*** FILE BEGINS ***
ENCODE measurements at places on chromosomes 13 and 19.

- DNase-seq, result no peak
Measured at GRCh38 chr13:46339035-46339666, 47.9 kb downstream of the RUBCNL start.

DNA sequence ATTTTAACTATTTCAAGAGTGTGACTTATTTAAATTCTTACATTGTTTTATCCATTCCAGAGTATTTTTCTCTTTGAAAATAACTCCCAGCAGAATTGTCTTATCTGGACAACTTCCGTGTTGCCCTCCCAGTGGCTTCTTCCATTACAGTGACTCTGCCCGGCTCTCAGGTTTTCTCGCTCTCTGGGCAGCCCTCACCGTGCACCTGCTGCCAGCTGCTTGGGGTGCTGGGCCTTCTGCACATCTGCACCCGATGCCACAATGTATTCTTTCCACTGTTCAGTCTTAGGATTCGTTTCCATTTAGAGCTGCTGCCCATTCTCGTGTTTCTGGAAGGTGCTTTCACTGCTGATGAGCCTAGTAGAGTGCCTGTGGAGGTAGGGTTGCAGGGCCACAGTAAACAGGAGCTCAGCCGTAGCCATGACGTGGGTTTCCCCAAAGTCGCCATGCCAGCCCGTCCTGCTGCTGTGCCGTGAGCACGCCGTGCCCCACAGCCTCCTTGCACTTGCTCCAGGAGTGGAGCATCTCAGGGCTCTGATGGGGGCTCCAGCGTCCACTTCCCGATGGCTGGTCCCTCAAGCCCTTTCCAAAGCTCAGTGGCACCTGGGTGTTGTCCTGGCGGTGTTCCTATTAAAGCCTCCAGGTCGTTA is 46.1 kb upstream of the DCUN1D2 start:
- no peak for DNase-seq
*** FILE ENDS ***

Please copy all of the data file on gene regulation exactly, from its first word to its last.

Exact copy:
ENCODE measurements at places on chromosomes 13 and 19.

- DNase-seq, result no peak
Measured at GRCh38 chr13:46339035-46339666, 47.9 kb downstream of the RUBCNL start.

DNA sequence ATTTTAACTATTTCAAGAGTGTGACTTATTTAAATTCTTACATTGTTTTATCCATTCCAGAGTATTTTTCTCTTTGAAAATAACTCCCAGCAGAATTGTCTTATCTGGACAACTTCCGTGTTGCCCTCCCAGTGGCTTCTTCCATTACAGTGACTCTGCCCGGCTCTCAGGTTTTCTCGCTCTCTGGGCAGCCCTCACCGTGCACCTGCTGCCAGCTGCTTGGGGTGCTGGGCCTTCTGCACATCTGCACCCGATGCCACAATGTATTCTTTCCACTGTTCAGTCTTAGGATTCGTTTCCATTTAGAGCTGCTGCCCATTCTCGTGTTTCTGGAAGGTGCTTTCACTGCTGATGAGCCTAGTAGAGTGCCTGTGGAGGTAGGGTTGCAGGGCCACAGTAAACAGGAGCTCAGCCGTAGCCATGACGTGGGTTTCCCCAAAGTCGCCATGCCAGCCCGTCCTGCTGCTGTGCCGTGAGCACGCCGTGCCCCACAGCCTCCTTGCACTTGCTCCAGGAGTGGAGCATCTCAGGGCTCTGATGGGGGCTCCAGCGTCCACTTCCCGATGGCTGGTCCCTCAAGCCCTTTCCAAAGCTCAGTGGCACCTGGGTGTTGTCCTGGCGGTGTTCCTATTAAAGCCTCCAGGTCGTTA is 46.1 kb upstream of the DCUN1D2 start:
- no peak for DNase-seq